TransCanada shut down a portion of its highly contested Keystone Pipeline, which transports oil from the Canadian tar sands to refineries in the U.S., at 6 a.m. on Thursday after 210,000 gallons, or around 5,000 barrels, of oil spilled across South Dakota farmland. The type of oil in the pipeline, however, makes pinpointing the size of the spill more difficult than usual, worrying local environmental groups and landowners about its environmental effects.
But this past week, by a 3-2 vote, the Nebraska Public Service Commission cleared the way for a long-planned pipeline linking Canada’s remote Alberta oil sands to refineries in the United States. They might have lost a battle, but Nebraska’s activist landowners and conservationists vow the war against the Keystone Pipeline is far from over.
The opposition to the President Trump–supported project started out as a grassroots movement but quickly galvanized into a sophisticated advocacy group that has mixed public expressions of resistance with court advocacy which is where the group is hoping to tie the project up after the 3-2 vote.
Art Tanderup, a landowner on the Keystone XL route, had this to say on the Bold Nebraska blog:
We are disappointed that the Commissioners approved Keystone XL, and have chosen to place the route through the most fragile soils and over and through the Ogallala Aquifer—refusing to see the value of our natural resources,” said Art Tanderup, a farmer on the Keystone XL pipeline route near Neligh, Nebraska.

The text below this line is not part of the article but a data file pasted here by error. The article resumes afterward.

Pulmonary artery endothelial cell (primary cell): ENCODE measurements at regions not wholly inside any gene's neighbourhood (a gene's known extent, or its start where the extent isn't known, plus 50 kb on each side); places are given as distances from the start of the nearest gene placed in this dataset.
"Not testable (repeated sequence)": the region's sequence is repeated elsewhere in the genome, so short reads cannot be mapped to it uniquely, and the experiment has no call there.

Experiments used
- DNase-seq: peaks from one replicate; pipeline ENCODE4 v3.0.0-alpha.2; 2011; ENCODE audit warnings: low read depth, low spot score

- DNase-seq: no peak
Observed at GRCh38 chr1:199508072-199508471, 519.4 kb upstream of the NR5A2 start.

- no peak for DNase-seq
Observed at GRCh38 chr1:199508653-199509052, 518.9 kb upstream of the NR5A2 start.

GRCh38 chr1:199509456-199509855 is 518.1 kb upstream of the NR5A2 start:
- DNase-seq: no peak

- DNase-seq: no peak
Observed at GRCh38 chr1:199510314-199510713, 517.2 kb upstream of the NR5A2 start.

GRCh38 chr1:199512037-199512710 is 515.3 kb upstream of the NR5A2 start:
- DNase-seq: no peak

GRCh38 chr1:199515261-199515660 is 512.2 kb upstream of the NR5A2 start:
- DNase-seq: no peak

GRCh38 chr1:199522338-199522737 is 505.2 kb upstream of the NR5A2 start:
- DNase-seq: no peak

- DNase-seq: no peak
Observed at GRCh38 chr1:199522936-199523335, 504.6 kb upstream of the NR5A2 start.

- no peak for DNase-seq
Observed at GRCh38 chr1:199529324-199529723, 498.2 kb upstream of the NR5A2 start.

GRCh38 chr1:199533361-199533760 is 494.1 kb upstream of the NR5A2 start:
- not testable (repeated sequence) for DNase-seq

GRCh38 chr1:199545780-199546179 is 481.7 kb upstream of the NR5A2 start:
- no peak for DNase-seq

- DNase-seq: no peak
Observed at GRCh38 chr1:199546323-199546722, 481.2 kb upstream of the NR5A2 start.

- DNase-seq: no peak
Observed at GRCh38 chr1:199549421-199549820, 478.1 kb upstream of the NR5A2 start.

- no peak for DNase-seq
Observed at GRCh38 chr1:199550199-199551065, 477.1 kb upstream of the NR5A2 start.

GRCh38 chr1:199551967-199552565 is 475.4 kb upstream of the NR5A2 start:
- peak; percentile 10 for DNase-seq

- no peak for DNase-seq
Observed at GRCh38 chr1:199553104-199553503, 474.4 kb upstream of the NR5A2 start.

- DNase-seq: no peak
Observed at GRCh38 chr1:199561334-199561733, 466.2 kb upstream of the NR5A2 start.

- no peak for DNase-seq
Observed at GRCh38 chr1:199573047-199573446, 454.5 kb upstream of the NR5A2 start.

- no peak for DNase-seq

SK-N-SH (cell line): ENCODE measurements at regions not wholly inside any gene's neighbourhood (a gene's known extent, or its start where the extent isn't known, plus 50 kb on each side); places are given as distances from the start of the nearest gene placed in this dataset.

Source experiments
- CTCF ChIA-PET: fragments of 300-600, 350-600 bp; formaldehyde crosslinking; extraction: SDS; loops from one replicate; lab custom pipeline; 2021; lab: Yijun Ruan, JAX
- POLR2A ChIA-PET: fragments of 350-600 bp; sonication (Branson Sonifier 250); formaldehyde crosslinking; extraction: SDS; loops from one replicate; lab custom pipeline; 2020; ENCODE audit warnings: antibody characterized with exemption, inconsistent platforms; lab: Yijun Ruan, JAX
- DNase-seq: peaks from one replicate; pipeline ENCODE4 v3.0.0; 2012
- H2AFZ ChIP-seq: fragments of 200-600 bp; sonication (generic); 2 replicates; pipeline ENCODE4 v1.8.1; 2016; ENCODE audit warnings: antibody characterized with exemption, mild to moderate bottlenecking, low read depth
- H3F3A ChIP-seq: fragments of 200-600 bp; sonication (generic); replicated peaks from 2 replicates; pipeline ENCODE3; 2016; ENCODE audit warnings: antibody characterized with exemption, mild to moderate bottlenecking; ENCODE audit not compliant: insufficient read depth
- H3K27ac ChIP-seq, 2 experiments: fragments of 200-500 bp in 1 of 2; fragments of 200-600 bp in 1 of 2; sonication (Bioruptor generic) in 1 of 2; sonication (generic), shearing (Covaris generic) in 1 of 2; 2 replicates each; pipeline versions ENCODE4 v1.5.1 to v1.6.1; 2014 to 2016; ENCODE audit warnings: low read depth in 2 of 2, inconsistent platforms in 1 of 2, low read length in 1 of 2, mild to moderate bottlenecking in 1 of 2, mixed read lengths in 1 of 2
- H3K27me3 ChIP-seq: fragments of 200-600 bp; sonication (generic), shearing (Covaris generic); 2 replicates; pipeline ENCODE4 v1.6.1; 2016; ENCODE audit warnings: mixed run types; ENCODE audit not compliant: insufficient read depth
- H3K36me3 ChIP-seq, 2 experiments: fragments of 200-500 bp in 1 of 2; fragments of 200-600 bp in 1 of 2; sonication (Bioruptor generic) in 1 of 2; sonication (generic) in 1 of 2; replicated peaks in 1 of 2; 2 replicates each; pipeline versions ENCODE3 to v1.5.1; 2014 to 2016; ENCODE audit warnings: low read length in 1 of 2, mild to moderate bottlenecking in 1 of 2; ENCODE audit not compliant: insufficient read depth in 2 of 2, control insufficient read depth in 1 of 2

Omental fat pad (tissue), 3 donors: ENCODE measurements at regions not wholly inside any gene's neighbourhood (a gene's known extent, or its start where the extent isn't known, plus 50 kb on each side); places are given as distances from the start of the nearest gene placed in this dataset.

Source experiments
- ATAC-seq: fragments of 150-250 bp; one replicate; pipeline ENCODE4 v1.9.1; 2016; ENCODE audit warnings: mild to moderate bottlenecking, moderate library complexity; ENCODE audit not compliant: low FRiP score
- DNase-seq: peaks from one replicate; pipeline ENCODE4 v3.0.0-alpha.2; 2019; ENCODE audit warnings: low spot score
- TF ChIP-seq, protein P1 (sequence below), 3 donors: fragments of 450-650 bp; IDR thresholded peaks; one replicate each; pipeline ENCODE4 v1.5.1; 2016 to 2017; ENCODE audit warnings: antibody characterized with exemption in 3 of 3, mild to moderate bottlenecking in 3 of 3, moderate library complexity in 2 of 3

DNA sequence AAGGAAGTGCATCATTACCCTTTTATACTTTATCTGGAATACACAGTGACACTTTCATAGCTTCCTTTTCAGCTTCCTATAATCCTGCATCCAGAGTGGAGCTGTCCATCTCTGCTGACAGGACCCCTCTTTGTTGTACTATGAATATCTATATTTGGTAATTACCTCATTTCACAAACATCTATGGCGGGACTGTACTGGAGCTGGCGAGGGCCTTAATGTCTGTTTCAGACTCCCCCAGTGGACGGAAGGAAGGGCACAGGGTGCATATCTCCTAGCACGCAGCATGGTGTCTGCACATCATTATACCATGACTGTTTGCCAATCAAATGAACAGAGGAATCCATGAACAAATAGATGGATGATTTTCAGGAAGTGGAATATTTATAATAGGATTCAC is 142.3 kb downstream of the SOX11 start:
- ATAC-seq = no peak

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“The PSC has decided that a foreign corporation is more important than Nebraska citizens. Their message is that it is OK to abuse property rights, land use rights and indigenous rights. When the state should be moving forward with more renewable energies and a statewide energy plan, the Commissioners are allowing the dirtiest of fossil fuels to accelerate climate change.”
The ability to seize land for public use afforded by the Fifth Amendment is still hotly contested. In addition to conservationists worrying about a threat to the water table, land preservation, and the environment, there’s an eminent domain aspect that makes this a case to watch. Capitalizing on this, Bold Nebraska is even selling “No Eminent Domain for Private Gain” t-shirts on their website.
One of the most famous pieces of case law on eminent domain is Kelo v. New London. The lawsuit had its day in the highest court in the land in 2005 and was recently made into a movie. Little Pink House stars Oscar nominee Catherine Keener as Susette Kelo, the nurse who refused to slink off into the night and accept a Connecticut city’s decision to force her out of the small home she had fixed up and loved. In Kelo’s case, a local private entity wanted the land for development. The twist on the Nebraska case is that it’s not only a private corporation, but a foreign private corporation making a land grab.
Right before the decision was released by the Nebraska commission, a sister project also managed by TransCanada made news. The hotly contested Keystone Pipeline in South Dakota belched an estimated 200,000–600,000 gallons of oil onto the land during the largest leak the project has experienced to date. According to CNN, crews shut down the pipeline Thursday morning and officials are investigating the cause of the leak, which occurred about three miles southeast of the town of Amherst, said Brian Walsh, a spokesman for the state’s Department of Environment and Natural Resources.
Back in Nebraska, the pipeline might face another opponent other than bad PR and advocacy groups. Market prices for crude have fallen significantly since the project was proposed. TransCanada is still studying its commercial viability after a surge in US drilling that has cut crude oil prices roughly in half.—Carrie Collins-Fadell